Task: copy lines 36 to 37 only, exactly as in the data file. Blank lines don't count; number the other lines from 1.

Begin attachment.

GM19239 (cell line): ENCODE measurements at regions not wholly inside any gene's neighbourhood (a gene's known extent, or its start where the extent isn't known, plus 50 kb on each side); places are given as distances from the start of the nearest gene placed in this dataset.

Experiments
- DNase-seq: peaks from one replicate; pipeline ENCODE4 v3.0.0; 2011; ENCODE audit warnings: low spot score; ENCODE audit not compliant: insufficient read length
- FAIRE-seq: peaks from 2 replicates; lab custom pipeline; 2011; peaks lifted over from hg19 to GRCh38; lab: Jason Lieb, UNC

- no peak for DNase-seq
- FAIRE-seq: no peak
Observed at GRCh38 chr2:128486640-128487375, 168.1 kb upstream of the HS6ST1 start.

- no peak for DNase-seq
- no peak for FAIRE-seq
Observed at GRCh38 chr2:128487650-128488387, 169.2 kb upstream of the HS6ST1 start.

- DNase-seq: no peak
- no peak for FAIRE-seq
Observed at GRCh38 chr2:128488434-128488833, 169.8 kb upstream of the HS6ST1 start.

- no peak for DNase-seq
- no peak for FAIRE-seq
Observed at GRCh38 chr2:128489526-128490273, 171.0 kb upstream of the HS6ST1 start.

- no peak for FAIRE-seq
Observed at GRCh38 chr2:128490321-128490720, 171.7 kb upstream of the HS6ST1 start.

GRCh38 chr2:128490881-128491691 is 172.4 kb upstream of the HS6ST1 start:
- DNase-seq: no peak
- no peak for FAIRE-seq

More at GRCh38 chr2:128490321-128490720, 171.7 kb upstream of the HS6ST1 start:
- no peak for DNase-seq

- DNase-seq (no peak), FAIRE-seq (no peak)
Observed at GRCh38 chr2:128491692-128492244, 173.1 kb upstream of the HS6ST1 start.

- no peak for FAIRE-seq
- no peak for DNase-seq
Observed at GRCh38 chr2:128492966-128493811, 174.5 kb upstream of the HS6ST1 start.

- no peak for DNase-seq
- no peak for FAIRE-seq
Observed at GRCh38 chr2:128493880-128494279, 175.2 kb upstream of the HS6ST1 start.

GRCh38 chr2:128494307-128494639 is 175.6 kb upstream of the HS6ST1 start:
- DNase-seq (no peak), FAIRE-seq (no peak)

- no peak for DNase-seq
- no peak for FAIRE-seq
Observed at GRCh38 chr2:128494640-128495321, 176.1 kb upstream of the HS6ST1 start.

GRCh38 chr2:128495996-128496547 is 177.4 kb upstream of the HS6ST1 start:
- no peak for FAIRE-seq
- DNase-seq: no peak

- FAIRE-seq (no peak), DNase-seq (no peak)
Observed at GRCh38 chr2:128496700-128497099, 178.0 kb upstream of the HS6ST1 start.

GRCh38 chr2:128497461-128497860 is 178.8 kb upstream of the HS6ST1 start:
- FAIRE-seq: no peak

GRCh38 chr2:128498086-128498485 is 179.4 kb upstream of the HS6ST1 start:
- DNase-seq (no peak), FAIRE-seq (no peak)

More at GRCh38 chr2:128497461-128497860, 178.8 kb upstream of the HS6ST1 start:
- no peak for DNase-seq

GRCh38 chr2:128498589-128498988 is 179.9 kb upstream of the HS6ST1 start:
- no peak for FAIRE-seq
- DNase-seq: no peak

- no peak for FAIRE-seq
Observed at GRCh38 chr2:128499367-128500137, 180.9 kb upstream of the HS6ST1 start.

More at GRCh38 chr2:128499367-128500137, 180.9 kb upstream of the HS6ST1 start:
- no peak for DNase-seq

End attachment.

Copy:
Observed at GRCh38 chr2:128494640-128495321, 176.1 kb upstream of the HS6ST1 start.

GRCh38 chr2:128495996-128496547 is 177.4 kb upstream of the HS6ST1 start: